According to The Wall Street Journal, any technology company that joins the bidding group would likely be involved on both a strategic and financial front and could be looked to provide an equity stake, debt financing or a combination of the two.
It’s not clear which technology companies Blackstone, the world’s largest private-equity firm, is in talks with.
The report comes as Blackstone executives visit Dell’s Round Rock, Texas, headquarters this week to kick off due diligence on the struggling PC maker. Blackstone launched its bid, valued at more than $14.25 a share, last month as an alternative to the $13.65-a-share offer from Dell CEO and founder Michael Dell and Silver Lake Partners.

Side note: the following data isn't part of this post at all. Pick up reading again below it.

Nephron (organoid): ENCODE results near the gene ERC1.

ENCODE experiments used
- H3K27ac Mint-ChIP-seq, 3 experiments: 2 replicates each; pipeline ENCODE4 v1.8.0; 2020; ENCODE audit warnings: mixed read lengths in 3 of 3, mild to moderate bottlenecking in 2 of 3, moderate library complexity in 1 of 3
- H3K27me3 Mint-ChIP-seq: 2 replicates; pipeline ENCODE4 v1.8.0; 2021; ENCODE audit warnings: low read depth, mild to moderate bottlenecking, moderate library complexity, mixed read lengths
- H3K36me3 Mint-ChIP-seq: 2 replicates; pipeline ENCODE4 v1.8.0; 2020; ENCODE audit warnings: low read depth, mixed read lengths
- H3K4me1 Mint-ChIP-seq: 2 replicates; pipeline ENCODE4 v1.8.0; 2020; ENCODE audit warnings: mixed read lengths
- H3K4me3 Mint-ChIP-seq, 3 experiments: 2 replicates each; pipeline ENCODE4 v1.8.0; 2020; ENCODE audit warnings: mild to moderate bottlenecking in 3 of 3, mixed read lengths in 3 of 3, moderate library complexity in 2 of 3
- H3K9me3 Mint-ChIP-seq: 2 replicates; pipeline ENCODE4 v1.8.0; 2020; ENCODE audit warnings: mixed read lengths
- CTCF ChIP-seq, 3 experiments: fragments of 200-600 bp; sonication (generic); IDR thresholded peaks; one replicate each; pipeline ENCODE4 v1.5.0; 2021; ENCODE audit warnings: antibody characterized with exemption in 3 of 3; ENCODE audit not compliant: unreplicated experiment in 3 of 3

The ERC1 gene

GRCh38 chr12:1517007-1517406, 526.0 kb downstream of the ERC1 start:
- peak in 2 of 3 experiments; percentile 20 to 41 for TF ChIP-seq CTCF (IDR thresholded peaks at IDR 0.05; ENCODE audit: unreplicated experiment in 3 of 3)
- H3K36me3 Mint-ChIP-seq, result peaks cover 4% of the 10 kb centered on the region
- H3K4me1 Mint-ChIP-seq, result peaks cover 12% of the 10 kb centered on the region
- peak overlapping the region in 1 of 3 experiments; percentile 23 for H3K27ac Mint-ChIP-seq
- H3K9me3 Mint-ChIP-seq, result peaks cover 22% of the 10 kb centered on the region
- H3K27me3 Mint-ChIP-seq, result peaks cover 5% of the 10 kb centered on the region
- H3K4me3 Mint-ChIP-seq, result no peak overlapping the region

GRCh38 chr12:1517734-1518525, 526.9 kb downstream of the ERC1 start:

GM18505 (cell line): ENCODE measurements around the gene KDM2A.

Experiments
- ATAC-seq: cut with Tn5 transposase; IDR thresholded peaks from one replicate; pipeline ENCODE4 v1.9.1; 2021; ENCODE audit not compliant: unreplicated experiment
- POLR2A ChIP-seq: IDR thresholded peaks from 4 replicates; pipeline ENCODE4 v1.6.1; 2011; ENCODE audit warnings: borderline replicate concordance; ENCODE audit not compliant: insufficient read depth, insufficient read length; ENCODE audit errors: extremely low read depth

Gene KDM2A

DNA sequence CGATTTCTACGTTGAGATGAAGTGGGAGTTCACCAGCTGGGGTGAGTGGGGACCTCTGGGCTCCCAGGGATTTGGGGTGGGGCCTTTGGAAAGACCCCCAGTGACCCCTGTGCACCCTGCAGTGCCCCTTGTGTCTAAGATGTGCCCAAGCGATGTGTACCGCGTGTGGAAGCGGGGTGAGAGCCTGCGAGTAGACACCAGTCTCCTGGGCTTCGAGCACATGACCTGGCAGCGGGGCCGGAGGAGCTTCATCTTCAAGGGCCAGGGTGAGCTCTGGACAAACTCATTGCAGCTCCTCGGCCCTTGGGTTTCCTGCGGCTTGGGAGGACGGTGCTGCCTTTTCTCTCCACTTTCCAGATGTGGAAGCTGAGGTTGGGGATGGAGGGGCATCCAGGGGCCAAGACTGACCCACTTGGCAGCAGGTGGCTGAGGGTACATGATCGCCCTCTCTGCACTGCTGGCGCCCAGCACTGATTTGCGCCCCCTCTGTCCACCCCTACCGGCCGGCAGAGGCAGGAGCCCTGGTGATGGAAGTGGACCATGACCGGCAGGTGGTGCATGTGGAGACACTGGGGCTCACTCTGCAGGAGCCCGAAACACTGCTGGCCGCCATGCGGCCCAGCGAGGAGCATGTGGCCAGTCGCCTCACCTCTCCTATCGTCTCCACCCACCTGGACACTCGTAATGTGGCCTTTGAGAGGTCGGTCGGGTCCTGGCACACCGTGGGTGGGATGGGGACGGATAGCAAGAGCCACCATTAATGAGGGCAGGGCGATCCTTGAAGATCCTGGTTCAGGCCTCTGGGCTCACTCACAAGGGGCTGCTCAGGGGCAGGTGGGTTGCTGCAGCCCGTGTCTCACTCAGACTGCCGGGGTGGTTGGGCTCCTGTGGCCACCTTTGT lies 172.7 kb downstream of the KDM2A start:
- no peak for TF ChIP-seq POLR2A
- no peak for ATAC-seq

Dell’s largest outside shareholder, Southeastern Asset Management, currently plans to roll its 8.4% stake into the Blackstone offer, the Journal reported.
Southeastern has opposed the Silver Lake bid, saying in an open letter on Tuesday that the management group’s proxy “fails to make the case” for shareholders to accept the $24.4 billion bid.
It’s still not clear whether or not Michael Dell will join the Blackstone bid, the Journal said.
Blackstone has also sought to recruit potential replacements for the current CEO, reportedly including Oracle (ORCL) President Mark Hurd and former Compaq CEO Michael Capellas, who is now a director at Cisco Systems (CSCO).
In addition to the Blackstone bid, the Silver Lake group is facing competition from billionaire investor Carl Icahn, who has proposed acquiring up to 58% of Dell for $15 a share.
Shares of Dell inched up 0.35% to $14.24 in premarket trading on Wednesday.